About the project

The Curlew Recovery Projected is a DEFRA funded, Natural England led project in partnership with British Trust for Ornithology, Pensthorpe Conservation Trust, Wildfowl and Wetlands Trust, the Defence Infrastructure Organisation and the Royal Air Force.

Meet the team

Chrissie Kelley

Head of Species Management at Pensthorpe Conservation Trust.
Leads on all Avicultural requirements of the project from incubation of eggs through to release of fledged curlew.   

Sam Franks

Senior Research Ecologist at BTO.
Leads the post-release monitoring of headstarted Curlew and is responsible for leading projects focusing on the recovery of Curlew populations in England. She sits on the steering groups of England’s Curlew Recovery Partnership, the UK & Ireland Curlew Action Group, and the AEWA Eurasian Curlew International Working Group.

Michael Tomlin

Environmental Protection and Sustainability Advisor, RAF Headquarters Air Command. 
Michael and his colleagues, Ann Rosenhagen and Lizzy Kijewski, provide advice to a team of Environmental Protection Officers located throughout the UK and are involved with a wide range of sustainability and environmental protection initiatives.  
 

Richard Saunders

Ricard is Senior Ornithologist at Natural England and leads on several avian reintroductions.  He oversees the curlew project on behalf of Natural England and coordinates funding for the project.

Dominic Buscall

Dominic is project Manager at Wild Ken Hill, which provides one of the release sites. The job of the Conservation team at Wild Ken Hill in the project is to manage the juvenile Curlew immediately before release and to create a wider habitat suitable for Curlew.

Graham Irving

Graham is a senior advisor in the licensing team within Natural England. He liaises with the airbases and collects the curlew eggs in a portable incubator and delivers them to Pensthorpe. 

Curlews

Seemingly a common sight on the mudflats and estuaries of the UK in winter, the Eurasian curlew (Numenius arquata) is Europe’s largest wading bird. It is a bird immortalised by writers and artists throughout history, inspired by its distinctive mournful cry that evokes emotion in all that hear it.
The genus name Numenius comes from two Greek words, ‘neos’ meaning new and ‘mene’ for moon and refers to the crescent shape of the curlew’s bill. The species name also refers to the shape of its bill, as arquata is the Latin word for the archery bow.

Many of the UK’s wintering birds taking advantage of our warmer climate originate from breeding populations in western and northern Europe. Around 58,000 pairs breed in the UK, representing roughly a quarter of the world breeding population of Eurasian curlew. Breeding curlews in the UK favour open, semi-natural grassland and heath, which have provided safe nesting sites and places for both adults and chicks to feed. However, they also can nest in more agriculturally intensive habitats, including intensive grassland cut for silage, and even arable habitats on occasion. It is in these more agriculturally intensive habitats where their breeding attempts can be impacted by agricultural operations.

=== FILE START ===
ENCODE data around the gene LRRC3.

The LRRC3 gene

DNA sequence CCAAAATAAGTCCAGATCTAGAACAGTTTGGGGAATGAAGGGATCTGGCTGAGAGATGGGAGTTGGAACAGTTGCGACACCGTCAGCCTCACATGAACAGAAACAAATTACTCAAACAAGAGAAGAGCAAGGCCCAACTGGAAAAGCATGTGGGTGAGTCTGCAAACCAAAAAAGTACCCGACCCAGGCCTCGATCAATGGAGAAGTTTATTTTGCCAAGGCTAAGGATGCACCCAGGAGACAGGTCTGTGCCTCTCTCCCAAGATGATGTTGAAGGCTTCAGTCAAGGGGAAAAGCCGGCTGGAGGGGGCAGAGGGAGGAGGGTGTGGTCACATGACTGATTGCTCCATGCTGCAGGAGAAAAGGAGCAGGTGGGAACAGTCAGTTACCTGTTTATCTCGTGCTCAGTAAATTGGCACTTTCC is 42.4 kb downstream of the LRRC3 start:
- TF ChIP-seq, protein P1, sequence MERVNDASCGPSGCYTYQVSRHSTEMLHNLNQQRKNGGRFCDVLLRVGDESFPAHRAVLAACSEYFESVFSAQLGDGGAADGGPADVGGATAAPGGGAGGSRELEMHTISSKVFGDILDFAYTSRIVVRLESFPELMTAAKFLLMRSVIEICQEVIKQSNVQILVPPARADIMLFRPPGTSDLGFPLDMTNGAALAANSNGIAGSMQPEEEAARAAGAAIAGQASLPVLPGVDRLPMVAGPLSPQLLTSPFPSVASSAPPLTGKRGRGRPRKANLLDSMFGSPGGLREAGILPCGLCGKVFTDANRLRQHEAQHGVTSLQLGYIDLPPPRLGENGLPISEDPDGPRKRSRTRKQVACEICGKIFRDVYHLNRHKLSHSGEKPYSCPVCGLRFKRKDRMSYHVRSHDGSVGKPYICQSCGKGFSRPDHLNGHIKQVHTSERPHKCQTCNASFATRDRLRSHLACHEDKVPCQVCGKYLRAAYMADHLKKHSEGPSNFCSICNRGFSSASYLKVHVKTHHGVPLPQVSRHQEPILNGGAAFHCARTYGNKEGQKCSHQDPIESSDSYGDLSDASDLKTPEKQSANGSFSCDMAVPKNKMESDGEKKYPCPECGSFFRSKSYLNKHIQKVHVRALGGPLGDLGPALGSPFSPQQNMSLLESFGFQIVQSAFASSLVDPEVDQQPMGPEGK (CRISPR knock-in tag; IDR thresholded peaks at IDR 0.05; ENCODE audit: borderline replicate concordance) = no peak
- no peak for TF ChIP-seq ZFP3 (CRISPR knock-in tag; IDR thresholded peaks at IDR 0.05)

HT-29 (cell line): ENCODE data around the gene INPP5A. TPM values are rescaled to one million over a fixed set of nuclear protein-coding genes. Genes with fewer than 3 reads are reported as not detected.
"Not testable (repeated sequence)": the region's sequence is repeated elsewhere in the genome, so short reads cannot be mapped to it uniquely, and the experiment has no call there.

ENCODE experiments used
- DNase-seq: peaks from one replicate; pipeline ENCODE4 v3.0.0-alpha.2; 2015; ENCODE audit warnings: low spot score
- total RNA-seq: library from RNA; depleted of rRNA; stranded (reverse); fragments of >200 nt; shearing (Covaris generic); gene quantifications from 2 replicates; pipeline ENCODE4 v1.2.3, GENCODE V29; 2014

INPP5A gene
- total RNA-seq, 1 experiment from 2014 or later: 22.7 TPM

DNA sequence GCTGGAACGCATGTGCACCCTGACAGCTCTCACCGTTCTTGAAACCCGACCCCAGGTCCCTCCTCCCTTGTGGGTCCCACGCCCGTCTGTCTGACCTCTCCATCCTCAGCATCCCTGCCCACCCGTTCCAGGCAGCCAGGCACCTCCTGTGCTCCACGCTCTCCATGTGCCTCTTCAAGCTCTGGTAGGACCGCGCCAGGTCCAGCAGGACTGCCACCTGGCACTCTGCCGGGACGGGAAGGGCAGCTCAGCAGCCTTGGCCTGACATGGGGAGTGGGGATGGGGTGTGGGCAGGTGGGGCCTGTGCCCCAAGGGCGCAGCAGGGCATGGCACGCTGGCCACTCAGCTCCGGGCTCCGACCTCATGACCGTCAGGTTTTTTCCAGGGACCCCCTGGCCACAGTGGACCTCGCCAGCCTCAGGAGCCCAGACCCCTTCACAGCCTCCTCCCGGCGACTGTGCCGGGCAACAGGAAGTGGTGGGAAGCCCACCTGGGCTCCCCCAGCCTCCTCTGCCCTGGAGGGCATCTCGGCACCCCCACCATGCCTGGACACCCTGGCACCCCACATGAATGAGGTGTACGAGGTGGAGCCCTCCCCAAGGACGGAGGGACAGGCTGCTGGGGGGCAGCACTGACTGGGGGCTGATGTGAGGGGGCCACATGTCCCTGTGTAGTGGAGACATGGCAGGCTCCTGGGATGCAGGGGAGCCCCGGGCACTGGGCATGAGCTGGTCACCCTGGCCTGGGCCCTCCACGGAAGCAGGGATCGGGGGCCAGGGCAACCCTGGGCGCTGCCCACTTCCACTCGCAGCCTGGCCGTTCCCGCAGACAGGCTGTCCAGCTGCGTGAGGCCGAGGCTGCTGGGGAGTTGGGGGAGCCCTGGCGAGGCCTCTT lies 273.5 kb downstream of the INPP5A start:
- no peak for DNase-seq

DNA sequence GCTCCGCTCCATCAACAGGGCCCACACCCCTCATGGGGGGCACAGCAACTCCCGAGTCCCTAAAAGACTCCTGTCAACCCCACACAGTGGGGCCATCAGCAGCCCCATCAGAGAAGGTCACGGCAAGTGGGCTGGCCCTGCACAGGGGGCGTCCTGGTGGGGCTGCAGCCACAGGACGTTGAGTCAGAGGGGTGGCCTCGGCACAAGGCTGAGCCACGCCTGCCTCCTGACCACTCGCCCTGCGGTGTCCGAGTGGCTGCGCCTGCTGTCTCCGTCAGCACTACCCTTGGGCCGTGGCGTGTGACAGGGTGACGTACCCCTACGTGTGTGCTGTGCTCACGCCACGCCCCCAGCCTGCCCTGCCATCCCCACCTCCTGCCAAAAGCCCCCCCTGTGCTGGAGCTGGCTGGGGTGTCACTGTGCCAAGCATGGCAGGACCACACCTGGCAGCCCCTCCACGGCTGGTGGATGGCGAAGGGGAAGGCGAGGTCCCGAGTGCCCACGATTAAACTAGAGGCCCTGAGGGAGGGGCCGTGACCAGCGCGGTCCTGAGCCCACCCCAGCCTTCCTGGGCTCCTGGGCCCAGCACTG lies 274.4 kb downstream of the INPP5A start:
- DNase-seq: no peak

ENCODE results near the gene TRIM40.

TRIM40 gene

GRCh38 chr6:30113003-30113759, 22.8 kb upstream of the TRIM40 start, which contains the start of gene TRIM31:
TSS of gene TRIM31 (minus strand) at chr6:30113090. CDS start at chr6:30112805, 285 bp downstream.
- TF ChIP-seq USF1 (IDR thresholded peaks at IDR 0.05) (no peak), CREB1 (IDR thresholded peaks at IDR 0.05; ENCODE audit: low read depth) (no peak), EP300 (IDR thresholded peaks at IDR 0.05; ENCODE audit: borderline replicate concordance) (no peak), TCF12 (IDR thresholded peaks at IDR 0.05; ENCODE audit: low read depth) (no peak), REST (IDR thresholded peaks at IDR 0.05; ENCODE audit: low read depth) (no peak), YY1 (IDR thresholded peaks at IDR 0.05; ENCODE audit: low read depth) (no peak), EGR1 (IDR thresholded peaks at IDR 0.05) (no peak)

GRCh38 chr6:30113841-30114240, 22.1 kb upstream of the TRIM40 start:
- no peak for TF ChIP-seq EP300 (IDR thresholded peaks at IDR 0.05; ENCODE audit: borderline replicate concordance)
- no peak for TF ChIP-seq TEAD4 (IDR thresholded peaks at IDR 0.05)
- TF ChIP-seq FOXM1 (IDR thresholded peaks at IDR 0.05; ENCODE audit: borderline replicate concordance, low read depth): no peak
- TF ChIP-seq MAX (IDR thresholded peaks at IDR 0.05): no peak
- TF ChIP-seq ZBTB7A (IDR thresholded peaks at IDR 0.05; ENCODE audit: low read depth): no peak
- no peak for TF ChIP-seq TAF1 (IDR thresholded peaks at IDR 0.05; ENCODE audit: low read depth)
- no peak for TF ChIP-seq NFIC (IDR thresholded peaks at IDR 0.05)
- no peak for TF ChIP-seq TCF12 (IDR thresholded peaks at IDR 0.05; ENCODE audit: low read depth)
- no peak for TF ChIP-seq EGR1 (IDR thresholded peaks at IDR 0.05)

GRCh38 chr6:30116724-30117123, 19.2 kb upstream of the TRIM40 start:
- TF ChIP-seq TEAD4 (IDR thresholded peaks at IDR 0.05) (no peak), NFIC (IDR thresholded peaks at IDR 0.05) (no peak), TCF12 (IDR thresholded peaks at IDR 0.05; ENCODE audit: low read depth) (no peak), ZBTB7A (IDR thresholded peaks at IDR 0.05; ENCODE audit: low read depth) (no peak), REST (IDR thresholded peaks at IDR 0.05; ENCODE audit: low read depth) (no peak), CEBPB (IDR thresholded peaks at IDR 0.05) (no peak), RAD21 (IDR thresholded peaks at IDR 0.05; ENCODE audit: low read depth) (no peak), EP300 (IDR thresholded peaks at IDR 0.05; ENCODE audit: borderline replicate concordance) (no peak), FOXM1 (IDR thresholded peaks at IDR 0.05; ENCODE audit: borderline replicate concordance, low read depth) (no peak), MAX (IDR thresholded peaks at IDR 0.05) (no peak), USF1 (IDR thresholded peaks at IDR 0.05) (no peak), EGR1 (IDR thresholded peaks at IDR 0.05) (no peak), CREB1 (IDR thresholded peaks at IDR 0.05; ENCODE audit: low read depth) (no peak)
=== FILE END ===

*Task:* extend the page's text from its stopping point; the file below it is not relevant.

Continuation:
Male curlew incubating eggs on a nest (credit Martin Hayward Smith)

Conservation concern

Around 50% of the UK’s breeding population has been lost over the last three decades, with lowland England experiencing some of the severest declines. Our breeding population is of global importance and the curlew was added to the UK Red List in 2015. It is one of the highest conservation priority species in the UK and now vital action is needed to reverse this decline.

Poor breeding success is the primary driver of national declines. Curlews are vulnerable to changes in land use, including the conversion of diverse, semi-natural hay meadows to grassland monoculture, and agricultural operations particularly earlier cutting for silage which directly coincides with the nesting season. The predation of nests and chicks also has a significant impact.

In the East of England, airfields, which are often surrounded by perimeter fences offering some protection from mammalian predators like foxes and badgers, have proven to provide the kind of open grassland habitat preferred by ground-nesting curlew. A small but significant number of pairs are found nesting on Ministry of Defence (MOD) airfields, however, due to risks to air safety, eggs have been destroyed under licence to prevent the risk of collision between birds and aircraft.

The project focus is to collect eggs from nests found on airfields, that would have otherwise been destroyed under licence, incubate them, and then rear chicks through to fledging in captivity – a process known as ‘headstarting’, which protects chicks during this critical period.